336: Interfaith Heroes Month begins! Everybody’s involved these days. Consider this story on yoga …

elcome to the 2nd Annual Interfaith Heroes Month!
    Today’s Top ReadTheSpirit Story is about interfaith connections men and women are making through yoga. But there’s a lot more unfolding in our online magazine this month. Here’s a quick overview:
    In this special month, we’re publishing 31 straight days of stories about Interfaith Heroes, a series unfolding in a special section of our magazine:

    In addition, our main ReadTheSpirit landing page (right here) will focus on the widespread growth of interfaith connections, even in the midst of these dark and often violent times. Today’s ReadTheSpirit story by guest writer Lynne Meredith Schreiber focuses on the popularity of yoga.
    Lynne is not alone in spotting East-West connections. They’re the focus of two of our most widely read stories in 2008:
    A Conversation With Deepak Chopra on Jesus.
    And, a Conversation With Brother Chidananda of the Self-Realization Fellowship.
    You may think that the religious traditions of India are exotic — but you’d be forgetting the rapidly changing shape of our neighborhoods. Here are a couple of lines from our earlier Conversation With Deepak:
    You’ll find that ordinary men and women across the U.S. already are
drawn toward themes in Eastern spirituality. Check out the prominent
section of yoga gear, currently featuring huge banners in most Target
stores. Check out the aisles for teas and other beverages, the
housewares and especially candles, the music aisles, the shampoos and
creams, the DVDs and even the game sections. If you’re looking closely,
you’ll find dozens of themes borrowed from Hinduism and Buddhism.

    Lynne Schreiber, who wrote today’s story, is an author and freelance writer for many national magazines. She unexpectedly found herself drawn to yoga and … Well, let’s let Lynne tell her own story.



AS I WALKED INTO THE SYNAGOGUE, images from my childhood flooded through my memory. It was there that I came as a second-grader for the annual Purim carnival and there that I went every Sunday and two days after school to learn Torah and Hebrew. It was at Temple Israel that I held metal pointer to parchment to learn the scriptural passage I would read on my bat mitzvah and it was in that grand sanctuary every fall where I sat and stood and waved to friends on the holiest days of the year.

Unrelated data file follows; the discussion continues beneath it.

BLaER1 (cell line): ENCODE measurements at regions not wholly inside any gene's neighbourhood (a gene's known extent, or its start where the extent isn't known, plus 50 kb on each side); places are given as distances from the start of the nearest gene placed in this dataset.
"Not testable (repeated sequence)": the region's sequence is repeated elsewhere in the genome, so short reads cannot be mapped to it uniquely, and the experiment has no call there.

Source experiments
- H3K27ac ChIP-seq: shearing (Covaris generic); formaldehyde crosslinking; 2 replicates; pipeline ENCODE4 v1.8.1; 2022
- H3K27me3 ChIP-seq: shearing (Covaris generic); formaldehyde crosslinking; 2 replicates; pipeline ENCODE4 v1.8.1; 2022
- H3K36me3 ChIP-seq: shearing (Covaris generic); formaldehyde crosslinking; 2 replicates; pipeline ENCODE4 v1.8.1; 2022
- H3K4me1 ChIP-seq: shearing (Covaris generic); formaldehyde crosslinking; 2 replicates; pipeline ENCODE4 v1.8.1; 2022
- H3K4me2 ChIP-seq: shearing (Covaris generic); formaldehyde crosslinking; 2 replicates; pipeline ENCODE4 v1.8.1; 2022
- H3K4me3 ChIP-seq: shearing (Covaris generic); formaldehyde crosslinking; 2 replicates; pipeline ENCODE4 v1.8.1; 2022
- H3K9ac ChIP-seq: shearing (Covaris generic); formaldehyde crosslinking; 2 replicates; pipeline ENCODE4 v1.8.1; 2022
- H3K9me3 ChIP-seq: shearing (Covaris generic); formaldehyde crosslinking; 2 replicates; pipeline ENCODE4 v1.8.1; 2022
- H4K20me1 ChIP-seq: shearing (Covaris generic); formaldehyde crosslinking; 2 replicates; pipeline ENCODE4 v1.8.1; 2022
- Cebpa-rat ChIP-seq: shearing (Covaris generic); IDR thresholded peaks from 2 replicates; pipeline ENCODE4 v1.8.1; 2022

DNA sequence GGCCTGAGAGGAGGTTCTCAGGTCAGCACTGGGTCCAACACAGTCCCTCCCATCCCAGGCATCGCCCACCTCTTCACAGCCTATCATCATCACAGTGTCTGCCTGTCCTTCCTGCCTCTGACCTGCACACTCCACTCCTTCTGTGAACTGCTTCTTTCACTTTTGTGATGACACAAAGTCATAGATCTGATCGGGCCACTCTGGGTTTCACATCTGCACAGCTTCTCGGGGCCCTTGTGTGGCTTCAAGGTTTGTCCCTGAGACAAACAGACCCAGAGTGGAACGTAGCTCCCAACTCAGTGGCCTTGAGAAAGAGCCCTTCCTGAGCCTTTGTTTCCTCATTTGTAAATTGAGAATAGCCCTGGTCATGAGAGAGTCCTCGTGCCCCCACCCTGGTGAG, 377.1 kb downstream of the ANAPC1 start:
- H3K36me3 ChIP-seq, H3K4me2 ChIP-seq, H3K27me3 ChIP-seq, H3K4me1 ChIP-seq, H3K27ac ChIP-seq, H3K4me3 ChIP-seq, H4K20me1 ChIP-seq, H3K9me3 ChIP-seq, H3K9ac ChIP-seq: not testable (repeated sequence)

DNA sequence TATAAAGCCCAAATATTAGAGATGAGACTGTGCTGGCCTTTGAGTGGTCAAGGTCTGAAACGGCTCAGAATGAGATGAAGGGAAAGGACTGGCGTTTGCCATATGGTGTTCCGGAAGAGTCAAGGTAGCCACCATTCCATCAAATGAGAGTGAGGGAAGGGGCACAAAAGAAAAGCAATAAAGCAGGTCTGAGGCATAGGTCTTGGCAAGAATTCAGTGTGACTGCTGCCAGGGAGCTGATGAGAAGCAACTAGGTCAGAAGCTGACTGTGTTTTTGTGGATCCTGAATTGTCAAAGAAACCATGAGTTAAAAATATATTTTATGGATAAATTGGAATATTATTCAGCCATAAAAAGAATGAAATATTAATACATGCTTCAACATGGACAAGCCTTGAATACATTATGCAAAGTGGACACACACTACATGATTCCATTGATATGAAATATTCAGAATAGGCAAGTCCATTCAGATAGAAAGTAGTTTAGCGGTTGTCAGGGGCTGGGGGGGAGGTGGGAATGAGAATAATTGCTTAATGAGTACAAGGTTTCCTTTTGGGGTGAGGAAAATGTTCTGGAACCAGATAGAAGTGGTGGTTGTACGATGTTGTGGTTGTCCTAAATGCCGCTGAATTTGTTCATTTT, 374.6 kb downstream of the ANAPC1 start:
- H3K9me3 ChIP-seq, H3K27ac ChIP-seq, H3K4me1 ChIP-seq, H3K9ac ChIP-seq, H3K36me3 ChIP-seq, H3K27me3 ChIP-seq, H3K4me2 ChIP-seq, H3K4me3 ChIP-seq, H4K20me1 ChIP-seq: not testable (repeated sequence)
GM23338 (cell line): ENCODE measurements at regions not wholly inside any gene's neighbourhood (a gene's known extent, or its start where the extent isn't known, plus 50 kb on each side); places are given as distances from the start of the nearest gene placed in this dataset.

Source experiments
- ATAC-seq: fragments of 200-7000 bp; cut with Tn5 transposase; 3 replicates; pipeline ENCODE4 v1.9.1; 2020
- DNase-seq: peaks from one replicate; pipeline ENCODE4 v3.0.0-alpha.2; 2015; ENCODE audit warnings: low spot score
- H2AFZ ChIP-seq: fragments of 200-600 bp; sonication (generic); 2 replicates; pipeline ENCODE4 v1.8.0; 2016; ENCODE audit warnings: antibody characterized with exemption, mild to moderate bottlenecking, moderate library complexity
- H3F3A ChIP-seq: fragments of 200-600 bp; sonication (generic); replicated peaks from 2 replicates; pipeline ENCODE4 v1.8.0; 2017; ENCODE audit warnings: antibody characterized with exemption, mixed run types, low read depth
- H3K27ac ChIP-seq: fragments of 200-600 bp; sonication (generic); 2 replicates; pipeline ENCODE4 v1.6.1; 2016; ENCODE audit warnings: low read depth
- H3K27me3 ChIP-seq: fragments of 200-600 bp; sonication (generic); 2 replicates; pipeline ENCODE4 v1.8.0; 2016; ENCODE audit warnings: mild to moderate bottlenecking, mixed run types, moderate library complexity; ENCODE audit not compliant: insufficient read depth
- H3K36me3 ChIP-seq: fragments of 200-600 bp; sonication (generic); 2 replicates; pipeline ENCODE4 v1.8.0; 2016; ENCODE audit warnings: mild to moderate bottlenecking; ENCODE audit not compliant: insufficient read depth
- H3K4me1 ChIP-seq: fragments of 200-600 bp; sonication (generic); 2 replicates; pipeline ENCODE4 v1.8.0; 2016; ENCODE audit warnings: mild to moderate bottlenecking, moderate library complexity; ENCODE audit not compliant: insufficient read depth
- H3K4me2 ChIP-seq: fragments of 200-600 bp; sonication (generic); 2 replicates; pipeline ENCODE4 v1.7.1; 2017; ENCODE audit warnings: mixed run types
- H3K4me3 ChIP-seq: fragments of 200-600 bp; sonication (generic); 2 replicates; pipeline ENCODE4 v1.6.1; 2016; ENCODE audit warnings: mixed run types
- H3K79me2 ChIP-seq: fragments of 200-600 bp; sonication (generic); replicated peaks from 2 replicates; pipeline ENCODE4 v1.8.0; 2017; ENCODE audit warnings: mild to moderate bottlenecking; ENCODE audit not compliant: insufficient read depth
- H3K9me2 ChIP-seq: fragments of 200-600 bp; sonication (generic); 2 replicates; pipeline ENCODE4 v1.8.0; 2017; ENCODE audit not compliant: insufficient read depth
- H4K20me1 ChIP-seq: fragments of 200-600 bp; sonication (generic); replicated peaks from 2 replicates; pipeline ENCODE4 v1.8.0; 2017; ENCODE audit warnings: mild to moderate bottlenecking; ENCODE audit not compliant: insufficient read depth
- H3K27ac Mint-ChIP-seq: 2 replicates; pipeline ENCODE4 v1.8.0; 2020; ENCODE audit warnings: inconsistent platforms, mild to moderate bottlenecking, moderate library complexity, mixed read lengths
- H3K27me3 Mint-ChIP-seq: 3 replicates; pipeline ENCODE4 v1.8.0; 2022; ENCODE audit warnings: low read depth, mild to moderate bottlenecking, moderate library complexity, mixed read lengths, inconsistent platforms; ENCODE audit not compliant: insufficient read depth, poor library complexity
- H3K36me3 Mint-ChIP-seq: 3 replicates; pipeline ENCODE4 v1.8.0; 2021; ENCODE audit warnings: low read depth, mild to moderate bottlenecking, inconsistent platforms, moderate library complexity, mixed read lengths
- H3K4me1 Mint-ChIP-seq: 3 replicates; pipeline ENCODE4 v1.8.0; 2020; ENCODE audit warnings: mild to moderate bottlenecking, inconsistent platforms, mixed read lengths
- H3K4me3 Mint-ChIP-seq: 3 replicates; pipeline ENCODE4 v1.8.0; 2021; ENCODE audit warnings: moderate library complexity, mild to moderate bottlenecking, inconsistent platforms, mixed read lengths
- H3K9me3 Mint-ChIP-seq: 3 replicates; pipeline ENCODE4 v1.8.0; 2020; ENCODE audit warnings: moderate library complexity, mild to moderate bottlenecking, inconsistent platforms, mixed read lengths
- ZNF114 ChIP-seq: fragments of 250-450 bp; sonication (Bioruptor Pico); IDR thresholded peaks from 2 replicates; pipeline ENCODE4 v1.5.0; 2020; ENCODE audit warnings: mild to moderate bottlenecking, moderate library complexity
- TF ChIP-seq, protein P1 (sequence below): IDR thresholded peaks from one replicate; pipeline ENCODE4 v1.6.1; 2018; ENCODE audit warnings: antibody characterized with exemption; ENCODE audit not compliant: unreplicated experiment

I met my best friend Ally in seventh-grade at Temple and skipped Monday night school as a high-schooler to eat fried foods at the Village Place restaurant in West Bloomfield. I walked down the long center aisle in a white robe carrying red long-stemmed roses for confirmation and, a decade later, in a sleeveless black sequined gown to stand beside my sister at her wedding.
    Now it was a summer Tuesday evening in 2008, and stepping foot in my childhood synagogue was strikingly comforting and familiar – despite the fact that I spent more than a decade running to other rabbis and synagogues in search of inspiration and faith. Only now, returning to this very familiar place, did I find what I’d been looking for.
    In the social hall, Steve Feldman hugged me. The lights were dim and, at the front of the room, instruments and music stands stood before folding chairs. As Cantor Michael Smolash hugged Steve, the owner of the Yoga Shelter chain of yoga studios, I lugged yoga mats across the carpet to set up for those yet to arrive. I wasn’t there for religion or even for myself – or so I thought.

    I was there as the marketing director for Yoga Shelter, which was partnering with my childhood synagogue for a yoga class with live Jewish music in this low-lit room. Another entry point to Judaism. Another entry point to yoga. Another way to fuse soul and spirit.
    After twenty people wandered in and stashed shoes and bags by the wall, the cantor started to sing and his band members lifted their instruments.
    “Welcome,” Steve said in his honey-butter voice. I don’t remember his words nor the poses, but I remember the warm brush of his hand on my shoulder as he propelled me to a mat.     “You can take pictures later,” he whispered. “Why don’t you take class?”
    And so I bent and leaned, closed my eyes and moderated my breath until it was one with my movements. Finally, my mind quieted. I didn’t worry or ponder or plan. I simply listened to Hebrew lyrics lifting on the breeze of the music.
    At the end, as we sat cross-legged at the front of our mats, our hands flattened into prayer palms, every person in the room was connected – by intention, by hope, by faith in the moment and the power of community. I hadn’t had such a spiritual experience in ten years of being a religious Jew. I hadn’t had such a soul-lifting experience ever, I realized.

     You might have described me as a self-hating Jew in high school, yearning as I did to blend with the mainstream. My family spent time every December in the car, careening through snowy subdivisions in awe of the Christmas light displays. In college, I fell in love with John, a devout East Coast Catholic, and followed him to church, listening intently to homilies and scripture.
    “How can you be so Jewish if you don’t know anything about it?” he asked me one day and I had no answer.
    I never liked being Jewish. It reminded me that I was different when all I wanted was to fit in. I’d spent years with frizzy hair and rolled-up jeans when all my friends had sleek, straight locks and name-brand pants just the right length. And despite attending a high school where 40 percent of the student population was Jewish, I just wanted to be like everyone else.
    I never liked yoga until I took class at the Yoga Shelter.